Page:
Football, Sports, WVU Sports

Notebook: Local ties abound on WVU football team

MORGANTOWN — From hometown players and coaches to life-long fans and former idols, the WVU football team has plenty of local ties to Morgantown this season.

The clearest tie this group of Mountaineers has to their hometown is new tight ends coach Blaine Stewart. Son of former WVU head coach Bill Stewart, Blaine is a Morgantown native and Morgantown High School alum who has returned to the Mountaineers following several seasons of coaching in the NFL.

Stewart said he is looking forward to the team’s home opener against Duquesne on Sept. 9.

“I actually did think about that during our scrimmage on Saturday,” Stewart said. “We were playing, I think it was ‘Thunderstruck’ and I just kind of looked around and thought, ‘Man, this is going to be pretty cool when this place is full.’ I told (WVU chief of staff) Coleman Barnes on the sideline that it’s starting to feel very real. I’m excited about that.”

Stewart, who spent a lot of time roaming the WVU sideline as a child, has only been to one WVU home game in the last decade due to his own college playing career and later coaching responsibilities.

“I came to the JMU game in 2019 because I went to James Madison,” he said. “I hadn’t been to a game before that since 2010, so it’s been a long time since I’ve been in Mountaineer Field when it’s rocking. All the home games are going to be special in their own way, but Sept. 9 is going to be fun.”

Fellow Mohigan

Along with Stewart, another MHS alum is moving into a larger role at WVU this season, offensive lineman Nick Malone.

Malone, a 2019 MHS graduate, has moved into the offensive line rotation, according to head coach Neal Brown.

“I think seven (linemen) is where it’s at right now,” Brown said. “The six who played last year and Nick Malone, who has really moved up.”

Malone is entering his fifth season with the Mountaineers and has seen his role gradually increase every year.

“He’s gotten stronger,” Brown said. “If you watched him in high school, he was a guy that was kind of thin. When I say thin, 270 pounds. He was thinner in high school, really athletic and played basketball. It’s been a three-plus-year process getting him to 305 (pounds).”

Malone became a special teams starter last season and moves into the top reserve role on the offensive line for 2023.

“He’s gained weight and he’s gotten stronger, that’s what’s given him an opportunity,” Brown said. “He’s got patience. He’s been self-aware early in his career on what he needs to do to get better and now he’s seeing some of the fruits of that.”

Cross-Town Rival

In addition to the Morgantown High products, University High alum Noah Braham is also making a name for himself as a freshman tight end.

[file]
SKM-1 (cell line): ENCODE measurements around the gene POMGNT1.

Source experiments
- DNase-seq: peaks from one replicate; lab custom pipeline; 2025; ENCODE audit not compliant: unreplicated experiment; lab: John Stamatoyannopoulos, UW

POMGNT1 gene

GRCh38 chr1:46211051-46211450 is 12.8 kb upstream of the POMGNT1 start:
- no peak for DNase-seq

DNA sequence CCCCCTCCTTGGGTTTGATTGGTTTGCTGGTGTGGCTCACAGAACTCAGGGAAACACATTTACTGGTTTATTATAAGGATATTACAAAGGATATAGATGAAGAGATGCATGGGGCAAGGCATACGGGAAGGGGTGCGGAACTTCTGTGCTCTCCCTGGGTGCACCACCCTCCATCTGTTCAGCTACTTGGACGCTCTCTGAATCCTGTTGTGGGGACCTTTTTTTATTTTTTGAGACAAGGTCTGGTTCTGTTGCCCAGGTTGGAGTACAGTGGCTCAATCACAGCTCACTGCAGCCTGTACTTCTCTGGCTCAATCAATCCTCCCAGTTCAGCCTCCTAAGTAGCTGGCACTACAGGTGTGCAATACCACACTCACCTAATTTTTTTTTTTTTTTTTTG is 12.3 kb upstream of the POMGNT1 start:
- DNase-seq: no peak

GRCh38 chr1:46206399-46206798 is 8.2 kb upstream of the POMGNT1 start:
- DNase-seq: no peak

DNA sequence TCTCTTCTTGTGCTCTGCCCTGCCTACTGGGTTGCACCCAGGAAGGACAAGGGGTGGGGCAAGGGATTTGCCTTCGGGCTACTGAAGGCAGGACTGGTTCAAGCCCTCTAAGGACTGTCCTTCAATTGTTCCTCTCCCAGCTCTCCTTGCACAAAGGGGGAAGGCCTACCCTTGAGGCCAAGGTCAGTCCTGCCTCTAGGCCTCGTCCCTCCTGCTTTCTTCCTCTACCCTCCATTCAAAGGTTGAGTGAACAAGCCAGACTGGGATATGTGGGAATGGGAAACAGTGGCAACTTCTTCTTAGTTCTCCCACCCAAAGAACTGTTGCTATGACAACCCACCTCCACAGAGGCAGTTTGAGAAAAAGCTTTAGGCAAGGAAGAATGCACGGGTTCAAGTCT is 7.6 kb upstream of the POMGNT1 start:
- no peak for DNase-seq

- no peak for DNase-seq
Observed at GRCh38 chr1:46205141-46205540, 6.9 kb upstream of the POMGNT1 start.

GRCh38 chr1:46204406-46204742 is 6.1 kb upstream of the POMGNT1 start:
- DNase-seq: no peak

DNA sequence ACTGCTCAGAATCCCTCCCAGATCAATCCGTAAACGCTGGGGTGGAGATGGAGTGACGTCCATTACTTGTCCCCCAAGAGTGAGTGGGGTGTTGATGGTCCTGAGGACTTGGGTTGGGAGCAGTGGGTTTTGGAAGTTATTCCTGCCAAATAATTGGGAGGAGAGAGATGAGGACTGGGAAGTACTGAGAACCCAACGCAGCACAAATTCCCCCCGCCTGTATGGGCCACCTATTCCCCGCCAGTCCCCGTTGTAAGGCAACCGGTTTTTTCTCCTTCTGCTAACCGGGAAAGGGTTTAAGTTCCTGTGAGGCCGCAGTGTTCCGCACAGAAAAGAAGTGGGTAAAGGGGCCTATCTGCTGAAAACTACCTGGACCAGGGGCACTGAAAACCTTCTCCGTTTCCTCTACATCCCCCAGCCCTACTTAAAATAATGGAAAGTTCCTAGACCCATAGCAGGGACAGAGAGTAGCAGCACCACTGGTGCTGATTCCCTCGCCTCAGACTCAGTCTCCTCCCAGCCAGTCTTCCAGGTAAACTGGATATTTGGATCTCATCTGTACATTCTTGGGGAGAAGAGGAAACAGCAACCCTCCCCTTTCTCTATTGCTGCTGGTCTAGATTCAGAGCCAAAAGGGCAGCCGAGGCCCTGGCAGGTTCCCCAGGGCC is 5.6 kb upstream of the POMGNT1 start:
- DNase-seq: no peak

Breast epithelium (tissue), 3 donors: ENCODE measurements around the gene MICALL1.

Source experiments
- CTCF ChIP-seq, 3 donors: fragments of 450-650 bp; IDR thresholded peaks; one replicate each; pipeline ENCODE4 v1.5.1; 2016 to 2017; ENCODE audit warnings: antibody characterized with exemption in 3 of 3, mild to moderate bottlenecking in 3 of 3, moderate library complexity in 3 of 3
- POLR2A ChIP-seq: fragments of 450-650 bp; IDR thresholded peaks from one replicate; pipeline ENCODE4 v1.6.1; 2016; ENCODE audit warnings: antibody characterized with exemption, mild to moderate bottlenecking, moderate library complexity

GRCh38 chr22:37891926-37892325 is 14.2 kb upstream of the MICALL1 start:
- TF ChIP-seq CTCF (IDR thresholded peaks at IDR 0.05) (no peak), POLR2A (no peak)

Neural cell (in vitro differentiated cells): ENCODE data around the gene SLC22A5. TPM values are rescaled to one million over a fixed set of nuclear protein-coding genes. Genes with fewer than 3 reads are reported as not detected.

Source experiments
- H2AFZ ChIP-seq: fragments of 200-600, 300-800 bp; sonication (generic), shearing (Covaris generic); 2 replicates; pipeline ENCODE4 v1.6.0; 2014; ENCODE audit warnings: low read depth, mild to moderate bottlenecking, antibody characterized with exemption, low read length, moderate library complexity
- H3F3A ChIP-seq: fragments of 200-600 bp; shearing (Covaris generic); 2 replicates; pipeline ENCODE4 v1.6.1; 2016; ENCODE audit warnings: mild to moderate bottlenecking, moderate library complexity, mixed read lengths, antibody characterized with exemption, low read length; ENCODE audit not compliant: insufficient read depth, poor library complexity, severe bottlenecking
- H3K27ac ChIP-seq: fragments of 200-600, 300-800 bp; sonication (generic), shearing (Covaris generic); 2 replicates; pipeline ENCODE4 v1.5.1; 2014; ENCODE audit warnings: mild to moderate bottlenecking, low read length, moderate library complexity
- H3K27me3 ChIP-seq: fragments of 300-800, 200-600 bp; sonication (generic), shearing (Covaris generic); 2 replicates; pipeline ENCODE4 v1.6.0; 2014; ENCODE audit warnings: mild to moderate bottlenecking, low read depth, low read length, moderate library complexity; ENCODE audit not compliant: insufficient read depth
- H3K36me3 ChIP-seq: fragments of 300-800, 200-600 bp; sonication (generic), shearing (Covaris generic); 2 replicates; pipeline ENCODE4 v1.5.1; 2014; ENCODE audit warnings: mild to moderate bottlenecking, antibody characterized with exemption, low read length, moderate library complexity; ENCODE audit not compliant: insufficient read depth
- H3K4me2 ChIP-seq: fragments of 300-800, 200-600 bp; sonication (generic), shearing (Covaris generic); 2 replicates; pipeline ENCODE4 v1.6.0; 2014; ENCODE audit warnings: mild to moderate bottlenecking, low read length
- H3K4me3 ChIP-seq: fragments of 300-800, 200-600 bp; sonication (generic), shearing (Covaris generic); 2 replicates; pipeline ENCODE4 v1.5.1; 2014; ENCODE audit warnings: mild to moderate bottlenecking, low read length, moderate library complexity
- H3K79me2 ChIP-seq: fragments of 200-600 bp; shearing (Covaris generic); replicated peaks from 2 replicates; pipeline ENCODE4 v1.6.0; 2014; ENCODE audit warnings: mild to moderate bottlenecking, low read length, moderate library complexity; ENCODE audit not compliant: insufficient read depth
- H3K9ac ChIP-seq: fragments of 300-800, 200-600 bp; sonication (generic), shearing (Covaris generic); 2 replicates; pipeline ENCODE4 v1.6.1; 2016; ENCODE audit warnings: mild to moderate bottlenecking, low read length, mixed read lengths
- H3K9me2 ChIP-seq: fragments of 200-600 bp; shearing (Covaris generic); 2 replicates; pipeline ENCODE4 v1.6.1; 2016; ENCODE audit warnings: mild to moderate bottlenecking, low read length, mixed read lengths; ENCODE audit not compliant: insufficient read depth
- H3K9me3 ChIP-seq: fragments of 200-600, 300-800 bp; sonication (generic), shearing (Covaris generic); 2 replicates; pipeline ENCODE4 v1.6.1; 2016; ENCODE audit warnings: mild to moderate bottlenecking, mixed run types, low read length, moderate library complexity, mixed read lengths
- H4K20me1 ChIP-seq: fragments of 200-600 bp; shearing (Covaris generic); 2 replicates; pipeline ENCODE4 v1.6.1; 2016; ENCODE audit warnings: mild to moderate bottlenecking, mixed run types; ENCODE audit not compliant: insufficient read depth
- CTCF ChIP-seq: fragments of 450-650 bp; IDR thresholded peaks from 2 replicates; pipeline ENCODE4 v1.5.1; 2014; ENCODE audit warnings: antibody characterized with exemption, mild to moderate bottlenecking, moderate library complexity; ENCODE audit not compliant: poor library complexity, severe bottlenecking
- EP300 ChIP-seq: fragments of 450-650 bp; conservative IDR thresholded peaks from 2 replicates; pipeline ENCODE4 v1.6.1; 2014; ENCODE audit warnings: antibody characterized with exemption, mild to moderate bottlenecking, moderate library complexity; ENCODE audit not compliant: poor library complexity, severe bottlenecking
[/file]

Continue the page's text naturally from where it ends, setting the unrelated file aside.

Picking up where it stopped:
“Noah was a true wide receiver at University High but he has an unbelievable feel for all things tight end-related,” Stewart said. “I’ve tried to pull some emotion out of him, he’s such a stoic kid, he just comes to work and says ‘yes sir.’ I’m trying to really develop him as a guy to model after Treylan (Davis), they have such similar skill sets.”

Life-Long Fan

It’s almost ironic that Stewart chose Davis to compare Braham to. Davis, a redshirt sophomore tight end, is not from Morgantown but grew up as a fan of the Mountaineers.

“I’ve always kind of grown up rooting for West Virginia,” the Jackson, Ohio native said. “There were the (Ohio State) Buckeyes and then my dad was with the (Ohio) Bobcats so I had those Ohio teams, but West Virginia is a team that’s hard not to root for. I love what their fan base stands on and the traditions here.”

Davis played in all 12 games as a backup tight end last season, specializing in blocking and making five receptions.

Davis’ father, Eric Davis, played for the Bobcats but allowed his son to make his own choice of colleges when the time came. A member of the 2020 recruiting class, Davis was not even able to visit WVU before he committed to the Mountaineers.

“I never got the chance to visit here because of the COVID recruiting stuff,” he explained. “I chose to come here just to due how the coaching staff and fan base made me feel like I was welcome from the first second I was on the phone with them.”

Another tie to the Mountain State, Davis said his grandfather retired in West Virginia after working in coal mines outside of Parkersburg.

Football Idol

While Davis grew up a fan of WVU, safety Anthony Wilson was a fan of just one Mountaineer in particular, former WVU defensive back Karl Joseph.

“There’s a guy that played here, Karl Joseph, my favorite safety of all time — I just try to emulate my game after him,” Wilson said. “He’s my favorite, I’ve even got him as my lock screen on my phone.”
Wilson said he was drawn to Joseph because of his style of play and also his stature. Wilson stands at just 5-9 while Joseph is not much bigger at 5-11.

“We’re almost the same size and I grew up watching how he played the game physically and wanting to knock people around and make plays on the ball,” Wilson said. “That’s something that I was drawn to and wanted to emulate in my game.”

While new rules in the game prohibit players from laying hits like Joseph did in his heyday, Wilson said he still strives to play with that same physicality.

Wilson transferred to WVU this offseason following three productive years at Georgia Southern. He entered the transfer portal looking to play on a bigger stage and couldn’t pass up the chance to follow in his idol’s footsteps by becoming a Mountaineer.

“The first thing I thought of (when WVU showed interest) was, ‘Man, I get to sit in the same meeting room Karl Joseph sat in,’” Wilson said. “I was just blessed with the opportunity so it was something I couldn’t pass up.”

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